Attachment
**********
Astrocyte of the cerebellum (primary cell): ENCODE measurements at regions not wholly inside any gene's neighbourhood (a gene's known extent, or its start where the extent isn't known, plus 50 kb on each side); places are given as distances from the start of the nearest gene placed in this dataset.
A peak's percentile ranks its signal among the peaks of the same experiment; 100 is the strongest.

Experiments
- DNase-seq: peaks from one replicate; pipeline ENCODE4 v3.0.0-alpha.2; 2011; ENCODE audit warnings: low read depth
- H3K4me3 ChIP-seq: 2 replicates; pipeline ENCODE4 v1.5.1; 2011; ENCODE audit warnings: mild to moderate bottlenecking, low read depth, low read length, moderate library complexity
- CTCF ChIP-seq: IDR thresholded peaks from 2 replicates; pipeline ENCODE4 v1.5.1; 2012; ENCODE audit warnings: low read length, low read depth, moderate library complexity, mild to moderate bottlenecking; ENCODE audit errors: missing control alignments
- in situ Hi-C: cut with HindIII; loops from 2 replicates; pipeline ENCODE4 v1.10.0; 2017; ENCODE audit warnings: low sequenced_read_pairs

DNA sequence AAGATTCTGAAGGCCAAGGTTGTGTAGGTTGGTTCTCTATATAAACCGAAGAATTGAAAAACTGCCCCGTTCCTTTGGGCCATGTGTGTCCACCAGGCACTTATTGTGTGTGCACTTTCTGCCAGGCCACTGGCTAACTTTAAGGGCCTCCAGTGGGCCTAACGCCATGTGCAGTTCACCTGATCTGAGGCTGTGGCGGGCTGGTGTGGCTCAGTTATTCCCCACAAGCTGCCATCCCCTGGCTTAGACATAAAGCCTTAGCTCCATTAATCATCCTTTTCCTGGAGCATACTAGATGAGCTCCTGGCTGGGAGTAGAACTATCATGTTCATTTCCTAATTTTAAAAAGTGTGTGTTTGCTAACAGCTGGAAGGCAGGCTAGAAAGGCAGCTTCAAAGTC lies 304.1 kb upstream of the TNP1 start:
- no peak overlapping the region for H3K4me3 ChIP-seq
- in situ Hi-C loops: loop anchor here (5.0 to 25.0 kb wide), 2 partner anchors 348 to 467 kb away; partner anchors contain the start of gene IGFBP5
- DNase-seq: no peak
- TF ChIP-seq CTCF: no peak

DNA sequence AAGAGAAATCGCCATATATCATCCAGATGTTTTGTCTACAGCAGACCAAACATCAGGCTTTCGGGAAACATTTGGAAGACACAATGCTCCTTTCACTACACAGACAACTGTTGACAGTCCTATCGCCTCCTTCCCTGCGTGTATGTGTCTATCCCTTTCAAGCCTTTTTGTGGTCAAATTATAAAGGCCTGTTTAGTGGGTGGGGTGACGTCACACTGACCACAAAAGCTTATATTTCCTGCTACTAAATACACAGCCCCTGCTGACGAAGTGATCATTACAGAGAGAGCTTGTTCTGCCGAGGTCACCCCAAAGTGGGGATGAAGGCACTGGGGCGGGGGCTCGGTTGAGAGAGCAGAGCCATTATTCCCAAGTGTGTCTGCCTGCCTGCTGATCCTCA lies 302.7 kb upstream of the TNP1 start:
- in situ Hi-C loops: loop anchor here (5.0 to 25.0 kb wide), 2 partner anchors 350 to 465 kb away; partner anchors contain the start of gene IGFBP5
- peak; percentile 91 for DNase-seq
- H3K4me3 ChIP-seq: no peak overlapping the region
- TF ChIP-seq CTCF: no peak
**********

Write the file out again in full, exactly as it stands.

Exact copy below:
Astrocyte of the cerebellum (primary cell): ENCODE measurements at regions not wholly inside any gene's neighbourhood (a gene's known extent, or its start where the extent isn't known, plus 50 kb on each side); places are given as distances from the start of the nearest gene placed in this dataset.
A peak's percentile ranks its signal among the peaks of the same experiment; 100 is the strongest.

Experiments
- DNase-seq: peaks from one replicate; pipeline ENCODE4 v3.0.0-alpha.2; 2011; ENCODE audit warnings: low read depth
- H3K4me3 ChIP-seq: 2 replicates; pipeline ENCODE4 v1.5.1; 2011; ENCODE audit warnings: mild to moderate bottlenecking, low read depth, low read length, moderate library complexity
- CTCF ChIP-seq: IDR thresholded peaks from 2 replicates; pipeline ENCODE4 v1.5.1; 2012; ENCODE audit warnings: low read length, low read depth, moderate library complexity, mild to moderate bottlenecking; ENCODE audit errors: missing control alignments
- in situ Hi-C: cut with HindIII; loops from 2 replicates; pipeline ENCODE4 v1.10.0; 2017; ENCODE audit warnings: low sequenced_read_pairs

DNA sequence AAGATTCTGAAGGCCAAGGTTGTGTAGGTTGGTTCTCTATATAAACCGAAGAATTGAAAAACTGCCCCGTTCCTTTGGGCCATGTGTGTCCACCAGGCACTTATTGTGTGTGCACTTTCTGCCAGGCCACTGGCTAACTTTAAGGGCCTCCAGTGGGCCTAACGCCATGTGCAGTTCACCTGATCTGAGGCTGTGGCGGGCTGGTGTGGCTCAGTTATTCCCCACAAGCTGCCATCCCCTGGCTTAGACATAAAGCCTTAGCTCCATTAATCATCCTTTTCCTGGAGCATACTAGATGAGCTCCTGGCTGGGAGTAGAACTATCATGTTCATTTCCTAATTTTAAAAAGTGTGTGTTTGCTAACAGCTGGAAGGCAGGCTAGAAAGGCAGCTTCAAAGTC lies 304.1 kb upstream of the TNP1 start:
- no peak overlapping the region for H3K4me3 ChIP-seq
- in situ Hi-C loops: loop anchor here (5.0 to 25.0 kb wide), 2 partner anchors 348 to 467 kb away; partner anchors contain the start of gene IGFBP5
- DNase-seq: no peak
- TF ChIP-seq CTCF: no peak

DNA sequence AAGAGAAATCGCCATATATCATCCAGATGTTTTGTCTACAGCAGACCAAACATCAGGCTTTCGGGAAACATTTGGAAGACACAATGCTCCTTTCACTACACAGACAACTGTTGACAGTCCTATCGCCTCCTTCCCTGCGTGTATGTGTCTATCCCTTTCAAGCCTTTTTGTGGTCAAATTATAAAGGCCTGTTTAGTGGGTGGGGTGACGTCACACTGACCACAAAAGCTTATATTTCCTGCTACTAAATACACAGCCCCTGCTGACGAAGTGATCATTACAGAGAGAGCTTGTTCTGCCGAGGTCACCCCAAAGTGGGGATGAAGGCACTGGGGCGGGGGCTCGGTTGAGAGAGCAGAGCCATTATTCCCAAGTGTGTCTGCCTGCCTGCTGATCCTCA lies 302.7 kb upstream of the TNP1 start:
- in situ Hi-C loops: loop anchor here (5.0 to 25.0 kb wide), 2 partner anchors 350 to 465 kb away; partner anchors contain the start of gene IGFBP5
- peak; percentile 91 for DNase-seq
- H3K4me3 ChIP-seq: no peak overlapping the region
- TF ChIP-seq CTCF: no peak